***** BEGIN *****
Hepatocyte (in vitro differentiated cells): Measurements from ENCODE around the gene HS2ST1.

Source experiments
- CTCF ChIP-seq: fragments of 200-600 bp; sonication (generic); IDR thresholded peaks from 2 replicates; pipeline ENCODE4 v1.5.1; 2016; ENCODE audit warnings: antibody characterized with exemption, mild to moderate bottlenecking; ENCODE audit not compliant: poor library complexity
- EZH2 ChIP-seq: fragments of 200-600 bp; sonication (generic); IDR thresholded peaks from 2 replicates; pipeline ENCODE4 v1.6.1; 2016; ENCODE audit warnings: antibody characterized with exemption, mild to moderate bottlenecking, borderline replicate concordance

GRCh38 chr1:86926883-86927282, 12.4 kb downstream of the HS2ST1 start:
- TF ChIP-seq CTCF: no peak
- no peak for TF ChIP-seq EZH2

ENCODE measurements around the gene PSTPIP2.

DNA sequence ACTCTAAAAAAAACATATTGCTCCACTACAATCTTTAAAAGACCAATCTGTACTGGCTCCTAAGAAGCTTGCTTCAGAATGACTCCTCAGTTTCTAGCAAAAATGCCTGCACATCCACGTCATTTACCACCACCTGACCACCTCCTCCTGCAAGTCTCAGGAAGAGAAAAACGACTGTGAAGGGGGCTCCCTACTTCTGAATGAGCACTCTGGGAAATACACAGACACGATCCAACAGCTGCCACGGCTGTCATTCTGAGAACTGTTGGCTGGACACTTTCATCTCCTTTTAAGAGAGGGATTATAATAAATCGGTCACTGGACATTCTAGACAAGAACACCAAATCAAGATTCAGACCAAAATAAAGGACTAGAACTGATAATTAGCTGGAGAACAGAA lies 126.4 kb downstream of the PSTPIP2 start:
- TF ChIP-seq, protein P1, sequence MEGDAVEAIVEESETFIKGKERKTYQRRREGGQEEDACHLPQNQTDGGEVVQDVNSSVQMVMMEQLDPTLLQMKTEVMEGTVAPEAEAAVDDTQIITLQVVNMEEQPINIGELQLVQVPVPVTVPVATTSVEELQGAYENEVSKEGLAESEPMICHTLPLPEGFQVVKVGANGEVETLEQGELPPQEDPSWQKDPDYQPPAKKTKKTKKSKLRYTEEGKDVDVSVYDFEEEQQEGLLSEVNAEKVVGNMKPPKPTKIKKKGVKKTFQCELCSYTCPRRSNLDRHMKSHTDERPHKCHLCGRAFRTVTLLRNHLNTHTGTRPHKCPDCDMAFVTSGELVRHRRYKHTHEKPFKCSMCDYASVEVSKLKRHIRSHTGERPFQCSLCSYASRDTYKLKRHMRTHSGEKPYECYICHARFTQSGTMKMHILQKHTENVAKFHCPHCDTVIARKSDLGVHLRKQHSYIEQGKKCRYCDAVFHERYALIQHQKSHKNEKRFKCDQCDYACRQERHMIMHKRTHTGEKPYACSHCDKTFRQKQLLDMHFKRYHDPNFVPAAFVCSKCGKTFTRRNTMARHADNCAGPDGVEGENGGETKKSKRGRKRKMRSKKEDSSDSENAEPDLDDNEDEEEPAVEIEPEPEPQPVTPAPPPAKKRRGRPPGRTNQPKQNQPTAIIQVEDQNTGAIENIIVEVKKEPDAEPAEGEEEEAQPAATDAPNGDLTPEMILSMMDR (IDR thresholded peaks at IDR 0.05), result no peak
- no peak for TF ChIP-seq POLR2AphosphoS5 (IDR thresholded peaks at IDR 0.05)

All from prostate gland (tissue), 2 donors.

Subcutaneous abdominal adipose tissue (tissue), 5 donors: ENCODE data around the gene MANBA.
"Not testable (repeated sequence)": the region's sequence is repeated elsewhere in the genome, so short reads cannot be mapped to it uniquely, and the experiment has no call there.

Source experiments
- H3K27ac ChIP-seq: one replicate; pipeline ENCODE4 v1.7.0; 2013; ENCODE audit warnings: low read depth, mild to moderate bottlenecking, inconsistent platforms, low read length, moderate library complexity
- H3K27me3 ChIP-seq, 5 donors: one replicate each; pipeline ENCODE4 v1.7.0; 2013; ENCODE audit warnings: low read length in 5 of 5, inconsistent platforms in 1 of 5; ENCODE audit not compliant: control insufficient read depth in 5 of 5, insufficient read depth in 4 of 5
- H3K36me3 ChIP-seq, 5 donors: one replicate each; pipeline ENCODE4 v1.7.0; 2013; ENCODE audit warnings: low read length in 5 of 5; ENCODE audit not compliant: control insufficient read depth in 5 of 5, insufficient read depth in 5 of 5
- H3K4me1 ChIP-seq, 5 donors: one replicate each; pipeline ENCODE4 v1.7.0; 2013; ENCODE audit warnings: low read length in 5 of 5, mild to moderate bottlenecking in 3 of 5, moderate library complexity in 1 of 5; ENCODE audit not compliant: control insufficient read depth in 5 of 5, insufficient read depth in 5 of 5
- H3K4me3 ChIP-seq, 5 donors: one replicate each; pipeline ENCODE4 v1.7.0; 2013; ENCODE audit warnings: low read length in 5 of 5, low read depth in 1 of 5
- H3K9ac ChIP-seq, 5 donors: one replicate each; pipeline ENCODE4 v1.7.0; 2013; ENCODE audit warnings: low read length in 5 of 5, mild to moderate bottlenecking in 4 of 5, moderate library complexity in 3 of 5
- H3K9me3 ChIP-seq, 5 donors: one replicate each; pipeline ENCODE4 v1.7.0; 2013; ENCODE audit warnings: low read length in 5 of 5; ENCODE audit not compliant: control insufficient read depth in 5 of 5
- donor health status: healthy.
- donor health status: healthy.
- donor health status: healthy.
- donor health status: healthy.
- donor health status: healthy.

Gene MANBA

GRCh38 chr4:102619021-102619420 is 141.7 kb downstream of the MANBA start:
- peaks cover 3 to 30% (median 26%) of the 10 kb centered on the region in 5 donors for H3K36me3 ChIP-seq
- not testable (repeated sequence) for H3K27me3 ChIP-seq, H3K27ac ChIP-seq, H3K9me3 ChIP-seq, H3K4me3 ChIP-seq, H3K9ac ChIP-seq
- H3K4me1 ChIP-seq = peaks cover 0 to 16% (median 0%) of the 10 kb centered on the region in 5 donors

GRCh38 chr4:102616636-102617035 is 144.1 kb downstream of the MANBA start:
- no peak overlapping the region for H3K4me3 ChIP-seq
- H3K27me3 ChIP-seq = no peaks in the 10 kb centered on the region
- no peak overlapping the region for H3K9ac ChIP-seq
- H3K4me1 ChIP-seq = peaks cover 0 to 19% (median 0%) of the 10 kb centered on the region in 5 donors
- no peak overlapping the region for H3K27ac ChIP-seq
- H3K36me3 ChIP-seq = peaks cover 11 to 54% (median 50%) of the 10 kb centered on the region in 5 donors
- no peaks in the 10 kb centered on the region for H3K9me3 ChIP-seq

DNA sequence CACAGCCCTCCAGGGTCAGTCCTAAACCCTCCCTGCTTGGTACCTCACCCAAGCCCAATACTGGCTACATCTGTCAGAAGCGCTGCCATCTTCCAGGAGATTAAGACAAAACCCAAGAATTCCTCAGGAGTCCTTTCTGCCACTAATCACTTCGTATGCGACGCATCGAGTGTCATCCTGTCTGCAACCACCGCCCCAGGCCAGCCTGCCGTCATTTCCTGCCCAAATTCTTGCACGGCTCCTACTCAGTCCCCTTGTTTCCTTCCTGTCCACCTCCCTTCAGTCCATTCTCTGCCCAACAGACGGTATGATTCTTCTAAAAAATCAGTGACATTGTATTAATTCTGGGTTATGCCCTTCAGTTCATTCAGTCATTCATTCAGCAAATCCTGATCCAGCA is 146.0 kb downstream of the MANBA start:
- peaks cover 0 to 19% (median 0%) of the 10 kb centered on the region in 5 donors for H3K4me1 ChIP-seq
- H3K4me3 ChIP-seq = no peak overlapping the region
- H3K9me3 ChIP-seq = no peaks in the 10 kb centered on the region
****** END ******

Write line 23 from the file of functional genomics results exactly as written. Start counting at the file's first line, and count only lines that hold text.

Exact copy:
- donor health status: healthy.